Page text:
“It’s part of a wider trend since Trump’s maximum pressure sanctions on Iran were implemented of taking down some Iranian sites by the Department of Justice and Treasury, as well as platforms like Twitter and Instagram taking down some users," says Narges Bajoghli, an assistant professor of Middle East Studies at Johns Hopkins University's School of Advanced International Studies.
US-based social media companies have struggled to deal with Iranian disinformation campaigns on their platforms and have increasingly focused on takedowns to limit the impact on their users. The DOJ has previously worked with Google, Facebook, and Twitter to track Iranian sites spreading misinformation. In 2020, the Trump administration conducted domain seizures on the .com versions of Fars News Agency, the IRNA daily newspaper, and dozens of other domains that US officials said were being used to spread unlawful disinformation. The DOJ did not indicate whether it worked with social media companies in this week's round of takedowns.
Harvard's Douek studies what she describes as “free speech blind spots” in how countries react to foreign disinformation campaigns versus how they frame misinformation formulated by domestic actors and circulating in domestic discourse. She argues that US takedowns of Iranian state-backed news sites fit the profile of actions against foreign entities that may be in the national security interest, but aren't conducted with the same scrutiny that domestic infringement of speech would be.
“The contrast between how we talk about foreign disinformation and domestic disinformation in this space is really stark,” Douek says. “Foreign disinformation gets talked about with really militarized language, while domestic disinformation gets talked about in the language of speech rights. The reason this matters is that it means we don't demand the same level of transparency, justification, or oversight of enforcement measures when it comes to foreign speech.”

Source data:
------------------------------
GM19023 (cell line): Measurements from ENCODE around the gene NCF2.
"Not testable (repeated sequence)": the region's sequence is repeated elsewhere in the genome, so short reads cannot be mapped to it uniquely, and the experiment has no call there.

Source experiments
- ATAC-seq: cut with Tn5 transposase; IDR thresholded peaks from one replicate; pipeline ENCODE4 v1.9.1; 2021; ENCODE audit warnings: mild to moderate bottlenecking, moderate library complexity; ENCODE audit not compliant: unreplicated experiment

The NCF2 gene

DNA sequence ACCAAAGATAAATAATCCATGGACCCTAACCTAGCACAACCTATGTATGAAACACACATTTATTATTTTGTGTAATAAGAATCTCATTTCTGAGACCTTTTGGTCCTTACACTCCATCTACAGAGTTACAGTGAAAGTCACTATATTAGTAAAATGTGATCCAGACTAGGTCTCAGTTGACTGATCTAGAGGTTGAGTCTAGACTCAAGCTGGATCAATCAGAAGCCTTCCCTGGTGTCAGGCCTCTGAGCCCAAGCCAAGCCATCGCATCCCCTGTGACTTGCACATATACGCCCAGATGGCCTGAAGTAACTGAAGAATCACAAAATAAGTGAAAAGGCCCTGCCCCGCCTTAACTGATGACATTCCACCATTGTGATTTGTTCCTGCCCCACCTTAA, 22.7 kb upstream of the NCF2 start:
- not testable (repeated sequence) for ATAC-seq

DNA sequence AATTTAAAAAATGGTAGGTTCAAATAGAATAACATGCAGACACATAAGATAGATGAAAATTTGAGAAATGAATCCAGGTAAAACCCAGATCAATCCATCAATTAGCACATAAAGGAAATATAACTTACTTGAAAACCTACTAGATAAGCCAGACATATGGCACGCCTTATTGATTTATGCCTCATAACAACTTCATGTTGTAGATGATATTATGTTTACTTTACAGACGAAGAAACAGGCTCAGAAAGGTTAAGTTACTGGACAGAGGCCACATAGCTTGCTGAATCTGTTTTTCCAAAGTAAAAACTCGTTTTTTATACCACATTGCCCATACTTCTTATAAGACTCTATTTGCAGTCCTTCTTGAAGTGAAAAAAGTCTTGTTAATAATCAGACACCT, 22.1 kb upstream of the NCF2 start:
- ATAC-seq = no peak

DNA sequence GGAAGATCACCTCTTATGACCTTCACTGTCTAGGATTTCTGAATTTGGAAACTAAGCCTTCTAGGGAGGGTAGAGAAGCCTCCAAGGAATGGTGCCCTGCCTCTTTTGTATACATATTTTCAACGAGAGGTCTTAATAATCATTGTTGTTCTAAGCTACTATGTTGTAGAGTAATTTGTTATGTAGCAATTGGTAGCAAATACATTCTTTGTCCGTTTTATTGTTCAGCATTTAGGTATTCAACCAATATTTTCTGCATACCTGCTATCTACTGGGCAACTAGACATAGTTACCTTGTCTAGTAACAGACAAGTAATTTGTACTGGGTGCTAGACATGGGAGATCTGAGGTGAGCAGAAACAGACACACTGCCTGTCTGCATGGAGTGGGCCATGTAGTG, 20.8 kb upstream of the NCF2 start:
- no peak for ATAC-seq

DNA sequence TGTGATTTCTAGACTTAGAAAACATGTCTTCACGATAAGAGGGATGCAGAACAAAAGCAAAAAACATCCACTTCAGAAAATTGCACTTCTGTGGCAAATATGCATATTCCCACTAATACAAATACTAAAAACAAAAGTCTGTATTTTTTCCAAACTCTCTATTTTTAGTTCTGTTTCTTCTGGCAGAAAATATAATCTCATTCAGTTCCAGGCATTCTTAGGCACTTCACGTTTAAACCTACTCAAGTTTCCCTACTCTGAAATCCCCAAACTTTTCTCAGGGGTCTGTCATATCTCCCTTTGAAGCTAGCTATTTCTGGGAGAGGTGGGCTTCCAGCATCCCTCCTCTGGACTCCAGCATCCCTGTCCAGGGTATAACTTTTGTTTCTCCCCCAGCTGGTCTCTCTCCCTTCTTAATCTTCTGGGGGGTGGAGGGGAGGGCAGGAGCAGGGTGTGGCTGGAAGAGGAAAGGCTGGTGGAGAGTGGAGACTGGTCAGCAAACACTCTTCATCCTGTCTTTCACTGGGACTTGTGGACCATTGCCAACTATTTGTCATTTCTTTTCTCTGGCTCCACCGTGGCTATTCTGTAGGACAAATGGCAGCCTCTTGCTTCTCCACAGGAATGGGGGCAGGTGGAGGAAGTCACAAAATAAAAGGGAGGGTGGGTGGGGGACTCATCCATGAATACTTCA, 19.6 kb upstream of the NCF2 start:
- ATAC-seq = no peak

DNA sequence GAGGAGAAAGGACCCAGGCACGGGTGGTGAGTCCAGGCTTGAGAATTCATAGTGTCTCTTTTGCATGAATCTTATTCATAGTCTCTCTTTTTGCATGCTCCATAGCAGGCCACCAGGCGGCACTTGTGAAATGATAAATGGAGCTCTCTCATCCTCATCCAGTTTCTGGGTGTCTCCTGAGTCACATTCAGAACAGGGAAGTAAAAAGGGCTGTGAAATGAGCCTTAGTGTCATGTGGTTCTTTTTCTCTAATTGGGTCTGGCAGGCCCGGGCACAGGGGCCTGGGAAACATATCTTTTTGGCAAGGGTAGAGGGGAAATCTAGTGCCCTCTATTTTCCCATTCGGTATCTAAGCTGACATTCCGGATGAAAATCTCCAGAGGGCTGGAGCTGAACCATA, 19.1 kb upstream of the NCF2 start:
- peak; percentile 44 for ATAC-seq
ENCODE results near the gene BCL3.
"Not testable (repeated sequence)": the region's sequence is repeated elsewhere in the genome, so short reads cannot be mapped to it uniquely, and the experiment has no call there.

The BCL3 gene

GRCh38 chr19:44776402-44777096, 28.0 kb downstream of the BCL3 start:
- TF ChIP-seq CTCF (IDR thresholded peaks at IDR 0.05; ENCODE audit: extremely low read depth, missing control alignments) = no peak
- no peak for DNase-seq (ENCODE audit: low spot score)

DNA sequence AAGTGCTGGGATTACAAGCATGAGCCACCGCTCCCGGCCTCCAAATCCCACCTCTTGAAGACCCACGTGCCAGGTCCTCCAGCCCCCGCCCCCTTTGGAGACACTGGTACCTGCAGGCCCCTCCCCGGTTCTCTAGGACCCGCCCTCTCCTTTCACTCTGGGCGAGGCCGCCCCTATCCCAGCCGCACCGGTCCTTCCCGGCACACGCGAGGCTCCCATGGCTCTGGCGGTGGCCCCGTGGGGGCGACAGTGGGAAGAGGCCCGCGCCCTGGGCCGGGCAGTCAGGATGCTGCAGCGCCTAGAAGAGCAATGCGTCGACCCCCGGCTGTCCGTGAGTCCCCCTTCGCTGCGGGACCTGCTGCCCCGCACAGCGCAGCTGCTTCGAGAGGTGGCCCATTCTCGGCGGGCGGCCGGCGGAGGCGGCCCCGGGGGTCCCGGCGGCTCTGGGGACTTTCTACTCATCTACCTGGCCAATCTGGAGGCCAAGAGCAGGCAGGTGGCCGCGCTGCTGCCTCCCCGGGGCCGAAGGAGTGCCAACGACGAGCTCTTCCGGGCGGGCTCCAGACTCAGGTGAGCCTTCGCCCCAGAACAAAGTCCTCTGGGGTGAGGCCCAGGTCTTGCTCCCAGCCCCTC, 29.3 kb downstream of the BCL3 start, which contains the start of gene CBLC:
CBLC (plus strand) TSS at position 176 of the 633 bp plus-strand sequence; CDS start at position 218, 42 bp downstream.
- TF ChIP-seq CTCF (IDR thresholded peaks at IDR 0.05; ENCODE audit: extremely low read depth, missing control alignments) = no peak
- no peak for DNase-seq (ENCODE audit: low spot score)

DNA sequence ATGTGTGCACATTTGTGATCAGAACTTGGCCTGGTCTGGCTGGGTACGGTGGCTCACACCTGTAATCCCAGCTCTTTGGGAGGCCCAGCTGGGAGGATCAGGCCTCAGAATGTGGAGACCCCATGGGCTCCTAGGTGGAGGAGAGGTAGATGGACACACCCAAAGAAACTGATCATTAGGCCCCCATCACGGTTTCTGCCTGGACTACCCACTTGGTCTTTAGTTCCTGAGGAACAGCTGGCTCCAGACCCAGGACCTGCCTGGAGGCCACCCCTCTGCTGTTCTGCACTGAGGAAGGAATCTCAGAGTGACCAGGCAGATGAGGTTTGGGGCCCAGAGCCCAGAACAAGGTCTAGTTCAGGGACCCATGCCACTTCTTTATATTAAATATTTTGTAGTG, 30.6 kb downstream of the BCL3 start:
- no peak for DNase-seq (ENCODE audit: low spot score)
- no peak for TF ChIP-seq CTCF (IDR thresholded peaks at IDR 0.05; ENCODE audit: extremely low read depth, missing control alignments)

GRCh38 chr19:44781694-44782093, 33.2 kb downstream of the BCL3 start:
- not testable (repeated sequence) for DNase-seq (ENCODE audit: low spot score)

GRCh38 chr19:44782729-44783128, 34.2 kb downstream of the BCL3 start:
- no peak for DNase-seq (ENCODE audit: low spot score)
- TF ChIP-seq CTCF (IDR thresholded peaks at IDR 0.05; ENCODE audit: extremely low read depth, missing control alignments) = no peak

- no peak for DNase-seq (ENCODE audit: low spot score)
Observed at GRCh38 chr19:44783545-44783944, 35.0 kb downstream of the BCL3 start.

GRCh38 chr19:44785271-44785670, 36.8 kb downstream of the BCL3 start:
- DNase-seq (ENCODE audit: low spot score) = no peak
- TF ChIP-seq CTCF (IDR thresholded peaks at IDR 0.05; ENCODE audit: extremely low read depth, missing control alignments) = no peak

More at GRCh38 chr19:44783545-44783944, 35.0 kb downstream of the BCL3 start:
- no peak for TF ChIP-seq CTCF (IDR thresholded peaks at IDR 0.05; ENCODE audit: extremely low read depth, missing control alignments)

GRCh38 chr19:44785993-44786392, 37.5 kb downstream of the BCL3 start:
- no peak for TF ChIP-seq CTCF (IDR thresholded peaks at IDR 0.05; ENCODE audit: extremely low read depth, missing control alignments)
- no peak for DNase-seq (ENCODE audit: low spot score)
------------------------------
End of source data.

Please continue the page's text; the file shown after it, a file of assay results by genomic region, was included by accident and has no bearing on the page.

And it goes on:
Tehran has said it believes such US takedowns are unlawful. Iran’s foreign ministry said on Wednesday that the seizures were an example of a "systematic effort to distort freedom of speech on a global level and silence independent voices in media."
The Iranian regime is certainly known for distributing propaganda and misinformation, but free speech advocates emphasize that heavy-handed and inconsistent US takedown actions could set lasting, and problematic, geopolitical precedents. Iran is also far from the only country that distributes misinformation or propaganda about the US through state-backed media.
Takedowns like these could ultimately push target countries even more rapidly toward balkanized and tightly controlled versions of the internet. Iran for one has worked for years to build its National Information Network, or countrywide intranet, which would not only put Iran's disinformation sites outside of US reach, but would heavily restrict access to information for the country's citizens and chill speech. Iran's protracted 2019 internet shutdown showed the extreme lengths the nation's regime is willing to go to to restrict the flow of information. There's a fine line between attempting to address Tehran's disinformation campaigns and reinforcing its instinct to retain as much digital control as possible.